Keep in mind you can use the discount for any new Sonos product, including the $199 Sonos One that’ll fit nearly anywhere and fill most rooms with high-quality sound. Or if you’ve been looking for a reason to justify buying the $699 Sonos Sub, a completely wireless subwoofer that integrates with the rest of your Sonos products, now is a good time to take advantage of a fairly steep discount.
There’s another option. Go third-party.
Sonos isn’t the only product that offers multi-room wireless audio, it’s just one of the most well-known (and historically, one of the best). But now that you are essentially being forced to spend hundreds if not thousands of dollars to recreate what you already built with (and bought from) Sonos, it could be a good time to consider a undergoing that rebuild with another company.
Bear in mind, CNN Underscored hasn’t yet thoroughly tested these products, but we plan to before May when legacy products will stop receiving software updates.
Amazon’s Echo Link is $199 and equivalent to the Sonos Connect. You can stream hi-fi music from compatible sources, and control it using Amazon’s Alexa personal assistant.
Amazon also offers the $299 Echo Link Amp with multiple inputs, outputs and support for Amazon Alexa. Neither of the Echo Link products have a microphone built-in, so you’ll need something like the $35 Echo Dot to control the Link.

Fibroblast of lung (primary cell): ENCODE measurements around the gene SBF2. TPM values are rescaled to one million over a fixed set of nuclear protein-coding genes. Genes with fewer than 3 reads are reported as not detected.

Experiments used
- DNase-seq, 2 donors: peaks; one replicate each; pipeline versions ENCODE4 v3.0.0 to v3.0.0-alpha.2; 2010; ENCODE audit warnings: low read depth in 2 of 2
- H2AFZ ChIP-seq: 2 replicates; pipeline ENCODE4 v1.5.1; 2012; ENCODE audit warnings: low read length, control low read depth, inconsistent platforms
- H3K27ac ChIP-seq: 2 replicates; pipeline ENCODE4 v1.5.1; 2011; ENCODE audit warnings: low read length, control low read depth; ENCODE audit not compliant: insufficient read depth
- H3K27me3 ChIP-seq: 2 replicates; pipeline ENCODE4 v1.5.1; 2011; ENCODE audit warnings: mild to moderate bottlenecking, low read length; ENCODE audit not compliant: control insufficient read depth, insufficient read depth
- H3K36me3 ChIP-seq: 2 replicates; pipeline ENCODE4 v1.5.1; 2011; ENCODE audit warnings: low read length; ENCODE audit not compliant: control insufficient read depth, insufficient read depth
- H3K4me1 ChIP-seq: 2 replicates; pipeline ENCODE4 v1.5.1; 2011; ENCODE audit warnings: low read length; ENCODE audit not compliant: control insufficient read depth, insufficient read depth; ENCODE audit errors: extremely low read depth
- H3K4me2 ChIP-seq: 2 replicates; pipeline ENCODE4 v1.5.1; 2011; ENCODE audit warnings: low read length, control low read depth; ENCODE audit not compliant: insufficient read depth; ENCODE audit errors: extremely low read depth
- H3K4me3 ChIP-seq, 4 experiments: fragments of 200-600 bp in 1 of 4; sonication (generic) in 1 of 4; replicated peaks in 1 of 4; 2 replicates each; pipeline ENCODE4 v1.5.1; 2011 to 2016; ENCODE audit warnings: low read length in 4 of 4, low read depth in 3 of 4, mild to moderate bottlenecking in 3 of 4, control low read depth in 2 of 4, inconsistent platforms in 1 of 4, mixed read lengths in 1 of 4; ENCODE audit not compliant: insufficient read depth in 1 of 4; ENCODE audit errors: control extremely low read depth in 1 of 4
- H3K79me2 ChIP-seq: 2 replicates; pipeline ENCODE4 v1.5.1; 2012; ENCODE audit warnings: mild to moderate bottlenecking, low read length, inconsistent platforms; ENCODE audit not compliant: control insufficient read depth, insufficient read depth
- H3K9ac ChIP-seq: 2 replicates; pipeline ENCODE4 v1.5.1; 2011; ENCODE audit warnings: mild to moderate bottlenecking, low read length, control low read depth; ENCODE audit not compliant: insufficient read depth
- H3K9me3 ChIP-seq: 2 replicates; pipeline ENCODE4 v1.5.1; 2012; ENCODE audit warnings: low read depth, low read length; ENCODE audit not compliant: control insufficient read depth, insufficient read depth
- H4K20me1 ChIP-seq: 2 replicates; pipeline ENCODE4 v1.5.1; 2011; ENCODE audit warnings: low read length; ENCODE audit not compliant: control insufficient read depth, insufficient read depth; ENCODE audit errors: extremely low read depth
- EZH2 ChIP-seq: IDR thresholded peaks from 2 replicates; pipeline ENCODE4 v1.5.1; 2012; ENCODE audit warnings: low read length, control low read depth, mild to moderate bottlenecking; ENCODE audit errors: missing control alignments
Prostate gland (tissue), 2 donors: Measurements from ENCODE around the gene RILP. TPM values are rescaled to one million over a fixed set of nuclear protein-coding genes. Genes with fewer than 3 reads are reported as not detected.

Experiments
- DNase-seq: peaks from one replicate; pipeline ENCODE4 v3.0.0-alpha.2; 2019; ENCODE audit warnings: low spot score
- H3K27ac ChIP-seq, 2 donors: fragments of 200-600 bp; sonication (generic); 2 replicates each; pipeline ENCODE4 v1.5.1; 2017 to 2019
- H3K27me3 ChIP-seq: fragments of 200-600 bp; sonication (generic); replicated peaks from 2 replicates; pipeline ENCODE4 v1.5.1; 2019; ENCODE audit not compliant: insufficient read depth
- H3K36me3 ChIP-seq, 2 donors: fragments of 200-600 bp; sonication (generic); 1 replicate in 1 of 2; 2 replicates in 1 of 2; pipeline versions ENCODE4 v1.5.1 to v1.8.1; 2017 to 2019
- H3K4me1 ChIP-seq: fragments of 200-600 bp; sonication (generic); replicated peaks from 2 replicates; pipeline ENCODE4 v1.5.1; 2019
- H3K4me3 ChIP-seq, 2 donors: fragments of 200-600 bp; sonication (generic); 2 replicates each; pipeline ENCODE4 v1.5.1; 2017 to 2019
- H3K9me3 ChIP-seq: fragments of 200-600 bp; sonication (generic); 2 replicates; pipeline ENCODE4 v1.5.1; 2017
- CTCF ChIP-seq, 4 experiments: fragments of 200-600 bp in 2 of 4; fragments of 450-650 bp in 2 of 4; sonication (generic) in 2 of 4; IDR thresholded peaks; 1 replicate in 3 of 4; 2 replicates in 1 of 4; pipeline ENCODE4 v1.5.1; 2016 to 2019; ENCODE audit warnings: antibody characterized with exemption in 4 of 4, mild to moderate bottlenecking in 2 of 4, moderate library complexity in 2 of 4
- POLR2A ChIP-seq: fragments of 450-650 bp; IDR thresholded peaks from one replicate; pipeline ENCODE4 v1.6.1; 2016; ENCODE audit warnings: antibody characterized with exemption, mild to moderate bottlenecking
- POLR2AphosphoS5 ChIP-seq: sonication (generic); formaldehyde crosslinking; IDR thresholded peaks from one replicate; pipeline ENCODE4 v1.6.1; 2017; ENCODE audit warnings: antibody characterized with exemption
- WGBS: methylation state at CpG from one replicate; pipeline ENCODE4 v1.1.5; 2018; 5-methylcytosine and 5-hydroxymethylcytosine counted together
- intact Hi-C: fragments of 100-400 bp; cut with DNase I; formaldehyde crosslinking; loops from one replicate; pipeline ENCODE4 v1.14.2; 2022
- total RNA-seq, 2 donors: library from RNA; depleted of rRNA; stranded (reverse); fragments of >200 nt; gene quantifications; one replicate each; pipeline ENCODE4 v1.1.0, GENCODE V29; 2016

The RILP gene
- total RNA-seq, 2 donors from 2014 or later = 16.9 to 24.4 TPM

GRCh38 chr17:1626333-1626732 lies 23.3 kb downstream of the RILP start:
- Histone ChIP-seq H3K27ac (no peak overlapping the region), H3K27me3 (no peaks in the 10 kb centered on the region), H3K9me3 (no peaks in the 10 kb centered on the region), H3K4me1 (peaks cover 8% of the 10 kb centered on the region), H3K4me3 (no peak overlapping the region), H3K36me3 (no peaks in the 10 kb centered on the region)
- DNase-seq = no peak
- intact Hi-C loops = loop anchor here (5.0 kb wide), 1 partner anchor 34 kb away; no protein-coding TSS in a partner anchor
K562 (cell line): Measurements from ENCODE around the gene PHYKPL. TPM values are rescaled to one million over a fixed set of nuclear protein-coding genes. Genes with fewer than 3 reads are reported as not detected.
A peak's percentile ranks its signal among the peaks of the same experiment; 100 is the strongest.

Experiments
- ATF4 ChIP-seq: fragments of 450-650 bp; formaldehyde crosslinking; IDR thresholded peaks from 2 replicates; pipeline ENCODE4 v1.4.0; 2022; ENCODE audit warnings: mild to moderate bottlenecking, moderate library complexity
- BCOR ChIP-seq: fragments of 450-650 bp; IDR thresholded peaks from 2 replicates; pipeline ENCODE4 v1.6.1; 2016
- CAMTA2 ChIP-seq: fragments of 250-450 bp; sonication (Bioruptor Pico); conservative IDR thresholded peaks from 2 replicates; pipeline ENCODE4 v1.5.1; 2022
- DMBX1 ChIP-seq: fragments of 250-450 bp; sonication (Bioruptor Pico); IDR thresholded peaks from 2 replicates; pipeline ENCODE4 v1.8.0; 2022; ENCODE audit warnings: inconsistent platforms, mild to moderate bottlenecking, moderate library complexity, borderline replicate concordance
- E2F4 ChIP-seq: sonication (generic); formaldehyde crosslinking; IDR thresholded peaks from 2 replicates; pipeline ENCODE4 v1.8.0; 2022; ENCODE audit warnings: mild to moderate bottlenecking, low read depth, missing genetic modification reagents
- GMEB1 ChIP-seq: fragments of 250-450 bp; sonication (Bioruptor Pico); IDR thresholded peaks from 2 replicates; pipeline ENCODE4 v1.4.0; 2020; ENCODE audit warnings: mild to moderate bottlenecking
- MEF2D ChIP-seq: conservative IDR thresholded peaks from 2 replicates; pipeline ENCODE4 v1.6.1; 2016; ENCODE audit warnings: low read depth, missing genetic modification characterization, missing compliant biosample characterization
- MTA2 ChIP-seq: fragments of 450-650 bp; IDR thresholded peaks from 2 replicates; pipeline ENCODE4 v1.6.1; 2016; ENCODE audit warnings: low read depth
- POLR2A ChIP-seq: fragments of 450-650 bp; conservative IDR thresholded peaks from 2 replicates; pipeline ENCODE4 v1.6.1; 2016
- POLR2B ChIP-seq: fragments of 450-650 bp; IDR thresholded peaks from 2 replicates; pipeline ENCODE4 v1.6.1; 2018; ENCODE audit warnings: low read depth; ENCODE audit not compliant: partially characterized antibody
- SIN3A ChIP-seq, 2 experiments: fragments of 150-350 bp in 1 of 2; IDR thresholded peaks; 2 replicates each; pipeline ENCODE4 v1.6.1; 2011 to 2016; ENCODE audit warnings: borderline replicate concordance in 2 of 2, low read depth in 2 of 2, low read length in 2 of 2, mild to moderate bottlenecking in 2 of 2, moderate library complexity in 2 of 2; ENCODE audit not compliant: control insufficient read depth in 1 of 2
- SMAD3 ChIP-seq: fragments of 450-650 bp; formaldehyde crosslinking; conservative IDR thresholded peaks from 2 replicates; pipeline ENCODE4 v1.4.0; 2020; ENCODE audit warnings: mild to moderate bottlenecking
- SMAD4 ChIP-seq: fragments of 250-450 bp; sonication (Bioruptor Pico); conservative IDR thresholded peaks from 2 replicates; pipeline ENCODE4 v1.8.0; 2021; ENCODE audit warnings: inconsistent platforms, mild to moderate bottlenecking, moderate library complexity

If you’ve been using your Sonos system as a surround sound setup for your TV, Enclave Audio has some completely wireless True 5.1 surround sound systems. The CineHome II is bundled with the CineHub to add the wireless magic to the system, and includes everything you need for a 5.1 surround sound experience. The CineHome PRO is also bundled with a CineHub, but is currently sold out. The PRO model is THX-certified and includes a more robust sound system.
Yamaha’s MusicCast platform is built into many of Yamaha’s audio products, ranging from AV receivers and soundbars to wireless speakers. Yahama has posted a complete list of MusicCast compatible products, as well as a grid that shows their support for surround and stereo audio, on this page. Additionally, Yamaha offers MusicCast specific speakers, an amp, and a soundbar.
Denon’s Heos speakers range in price from $199 for the Heos 1, a portable WiFi connected speaker ($99 battery pack required), all the way up to $899 for the HEOS Bar, a connected soundbar that has a premium look to it. All of the Heos speakers are controlled through a mobile app, can be paired to create a surround sound system, support Amazon Alexa and Google Assistant, and work with most music streaming services.
Bluesound is at the high-end of wireless speakers and wireless stereo components to connect to your HiFi audio system. The portable Pulse Flex 2i will set you back $349, plus another $89 for a battery pack that allows you to use it as a Bluetooth speaker when you’re not at home. The $549 Pulse Mini 2i looks similar to the Sonos Play:5, as does the $899 Pulse 2i. All of the Bluesound speakers connect to WiFi, double as a smart speaker with Alexa and Google Assistant integration, and can be controlled from the Bluesound mobile app.
Note: The prices above reflect the retailer’s listed prices at the time of publication.